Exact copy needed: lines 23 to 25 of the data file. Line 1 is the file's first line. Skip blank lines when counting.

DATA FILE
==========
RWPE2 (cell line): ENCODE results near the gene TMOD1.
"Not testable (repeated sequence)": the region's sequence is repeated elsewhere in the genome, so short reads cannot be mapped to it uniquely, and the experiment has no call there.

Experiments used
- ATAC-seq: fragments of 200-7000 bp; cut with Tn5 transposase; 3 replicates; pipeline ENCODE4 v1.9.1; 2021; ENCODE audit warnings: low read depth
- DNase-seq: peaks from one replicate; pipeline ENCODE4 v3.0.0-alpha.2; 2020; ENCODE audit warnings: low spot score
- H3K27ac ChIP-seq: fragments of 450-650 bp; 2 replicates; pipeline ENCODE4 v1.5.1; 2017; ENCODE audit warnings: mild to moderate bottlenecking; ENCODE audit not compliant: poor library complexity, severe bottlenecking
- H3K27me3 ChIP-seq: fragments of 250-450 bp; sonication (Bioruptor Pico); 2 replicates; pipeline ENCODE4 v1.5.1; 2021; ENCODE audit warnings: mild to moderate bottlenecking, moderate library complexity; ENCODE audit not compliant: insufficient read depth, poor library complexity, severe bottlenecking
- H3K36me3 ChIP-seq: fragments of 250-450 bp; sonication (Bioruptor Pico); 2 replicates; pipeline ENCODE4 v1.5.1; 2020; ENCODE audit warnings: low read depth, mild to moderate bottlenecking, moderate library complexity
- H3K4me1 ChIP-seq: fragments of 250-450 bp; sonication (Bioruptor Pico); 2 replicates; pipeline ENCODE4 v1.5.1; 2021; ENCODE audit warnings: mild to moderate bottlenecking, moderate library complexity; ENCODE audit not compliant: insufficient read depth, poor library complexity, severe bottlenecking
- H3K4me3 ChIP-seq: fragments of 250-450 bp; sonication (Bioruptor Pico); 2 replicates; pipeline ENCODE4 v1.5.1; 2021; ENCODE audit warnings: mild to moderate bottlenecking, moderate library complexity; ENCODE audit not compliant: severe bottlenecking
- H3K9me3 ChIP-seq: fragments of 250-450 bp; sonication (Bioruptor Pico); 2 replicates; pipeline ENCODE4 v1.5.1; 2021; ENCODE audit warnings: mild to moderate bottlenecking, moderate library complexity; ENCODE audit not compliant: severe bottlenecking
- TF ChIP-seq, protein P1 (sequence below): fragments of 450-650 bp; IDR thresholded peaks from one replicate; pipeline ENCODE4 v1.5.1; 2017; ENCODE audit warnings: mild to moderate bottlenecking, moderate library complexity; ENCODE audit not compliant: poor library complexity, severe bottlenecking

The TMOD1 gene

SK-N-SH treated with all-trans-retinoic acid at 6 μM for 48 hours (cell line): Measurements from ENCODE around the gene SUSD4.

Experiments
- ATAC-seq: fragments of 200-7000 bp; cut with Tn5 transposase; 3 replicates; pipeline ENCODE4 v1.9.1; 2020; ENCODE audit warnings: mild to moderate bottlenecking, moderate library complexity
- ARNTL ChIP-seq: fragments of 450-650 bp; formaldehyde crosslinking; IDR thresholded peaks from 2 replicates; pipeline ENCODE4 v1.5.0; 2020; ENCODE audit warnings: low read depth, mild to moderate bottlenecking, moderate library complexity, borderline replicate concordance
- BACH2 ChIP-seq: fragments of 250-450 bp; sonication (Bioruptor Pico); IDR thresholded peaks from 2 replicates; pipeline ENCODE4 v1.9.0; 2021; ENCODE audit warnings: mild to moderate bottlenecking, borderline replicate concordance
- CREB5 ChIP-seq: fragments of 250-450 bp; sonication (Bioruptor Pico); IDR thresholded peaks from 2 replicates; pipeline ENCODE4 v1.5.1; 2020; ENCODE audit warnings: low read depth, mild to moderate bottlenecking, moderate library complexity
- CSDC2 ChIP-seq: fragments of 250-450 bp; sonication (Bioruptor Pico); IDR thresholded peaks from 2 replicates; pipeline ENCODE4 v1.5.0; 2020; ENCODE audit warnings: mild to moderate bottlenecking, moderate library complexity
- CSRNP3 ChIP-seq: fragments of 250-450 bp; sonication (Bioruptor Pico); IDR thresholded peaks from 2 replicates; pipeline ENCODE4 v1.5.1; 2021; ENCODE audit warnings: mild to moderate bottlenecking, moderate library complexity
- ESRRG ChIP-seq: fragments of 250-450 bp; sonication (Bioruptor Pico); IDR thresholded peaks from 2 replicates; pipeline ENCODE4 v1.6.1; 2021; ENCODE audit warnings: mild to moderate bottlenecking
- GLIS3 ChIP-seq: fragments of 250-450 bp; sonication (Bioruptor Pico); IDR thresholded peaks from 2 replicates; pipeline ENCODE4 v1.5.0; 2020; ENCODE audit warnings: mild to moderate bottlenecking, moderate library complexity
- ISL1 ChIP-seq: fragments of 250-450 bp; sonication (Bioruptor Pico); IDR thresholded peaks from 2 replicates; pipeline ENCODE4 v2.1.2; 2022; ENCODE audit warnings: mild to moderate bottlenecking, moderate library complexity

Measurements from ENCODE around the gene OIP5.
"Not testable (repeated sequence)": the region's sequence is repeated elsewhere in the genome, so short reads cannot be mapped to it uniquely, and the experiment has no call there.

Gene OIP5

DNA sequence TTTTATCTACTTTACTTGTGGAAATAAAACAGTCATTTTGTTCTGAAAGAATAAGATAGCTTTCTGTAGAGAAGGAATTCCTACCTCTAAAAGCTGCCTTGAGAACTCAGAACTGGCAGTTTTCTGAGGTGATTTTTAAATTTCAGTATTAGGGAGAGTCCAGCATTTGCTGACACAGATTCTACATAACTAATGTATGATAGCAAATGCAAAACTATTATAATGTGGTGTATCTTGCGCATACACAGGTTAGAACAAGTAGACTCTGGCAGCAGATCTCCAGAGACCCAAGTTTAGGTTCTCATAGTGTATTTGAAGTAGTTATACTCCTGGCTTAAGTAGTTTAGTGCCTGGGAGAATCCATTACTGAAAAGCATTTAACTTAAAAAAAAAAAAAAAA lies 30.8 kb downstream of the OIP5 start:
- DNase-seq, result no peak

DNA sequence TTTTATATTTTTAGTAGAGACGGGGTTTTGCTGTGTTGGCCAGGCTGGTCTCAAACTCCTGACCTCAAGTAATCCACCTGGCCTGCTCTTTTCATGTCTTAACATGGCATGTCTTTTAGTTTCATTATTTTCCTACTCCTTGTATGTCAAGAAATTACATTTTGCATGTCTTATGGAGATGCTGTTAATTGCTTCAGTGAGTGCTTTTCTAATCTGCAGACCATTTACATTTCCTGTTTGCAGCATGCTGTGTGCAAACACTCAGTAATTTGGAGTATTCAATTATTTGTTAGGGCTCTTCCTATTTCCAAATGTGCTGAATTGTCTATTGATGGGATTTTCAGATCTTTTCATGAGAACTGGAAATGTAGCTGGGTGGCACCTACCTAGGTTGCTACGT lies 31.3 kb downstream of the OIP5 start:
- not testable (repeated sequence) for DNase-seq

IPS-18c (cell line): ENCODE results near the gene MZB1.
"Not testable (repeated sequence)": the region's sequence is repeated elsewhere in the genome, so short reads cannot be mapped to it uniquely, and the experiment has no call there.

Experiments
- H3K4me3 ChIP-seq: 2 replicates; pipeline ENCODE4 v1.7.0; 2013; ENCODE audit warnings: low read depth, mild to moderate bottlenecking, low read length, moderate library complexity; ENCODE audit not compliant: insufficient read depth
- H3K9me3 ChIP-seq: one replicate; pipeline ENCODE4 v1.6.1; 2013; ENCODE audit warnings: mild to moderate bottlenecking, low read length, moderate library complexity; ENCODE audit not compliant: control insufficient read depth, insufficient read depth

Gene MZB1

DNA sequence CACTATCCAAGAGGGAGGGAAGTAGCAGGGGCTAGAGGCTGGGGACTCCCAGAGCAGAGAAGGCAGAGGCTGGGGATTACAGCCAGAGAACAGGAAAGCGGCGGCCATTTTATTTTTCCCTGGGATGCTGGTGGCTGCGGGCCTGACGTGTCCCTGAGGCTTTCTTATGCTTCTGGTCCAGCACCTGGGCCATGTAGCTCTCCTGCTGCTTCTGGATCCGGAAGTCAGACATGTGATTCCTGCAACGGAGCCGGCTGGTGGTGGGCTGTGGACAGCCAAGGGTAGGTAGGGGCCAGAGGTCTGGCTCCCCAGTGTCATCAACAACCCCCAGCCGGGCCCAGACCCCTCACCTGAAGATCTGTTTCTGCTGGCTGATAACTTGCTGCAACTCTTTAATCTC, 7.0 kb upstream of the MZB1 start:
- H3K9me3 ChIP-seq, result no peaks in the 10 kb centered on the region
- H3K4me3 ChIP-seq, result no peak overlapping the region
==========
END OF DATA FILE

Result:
- GLIS3 ChIP-seq: fragments of 250-450 bp; sonication (Bioruptor Pico); IDR thresholded peaks from 2 replicates; pipeline ENCODE4 v1.5.0; 2020; ENCODE audit warnings: mild to moderate bottlenecking, moderate library complexity
- ISL1 ChIP-seq: fragments of 250-450 bp; sonication (Bioruptor Pico); IDR thresholded peaks from 2 replicates; pipeline ENCODE4 v2.1.2; 2022; ENCODE audit warnings: mild to moderate bottlenecking, moderate library complexity

Measurements from ENCODE around the gene OIP5.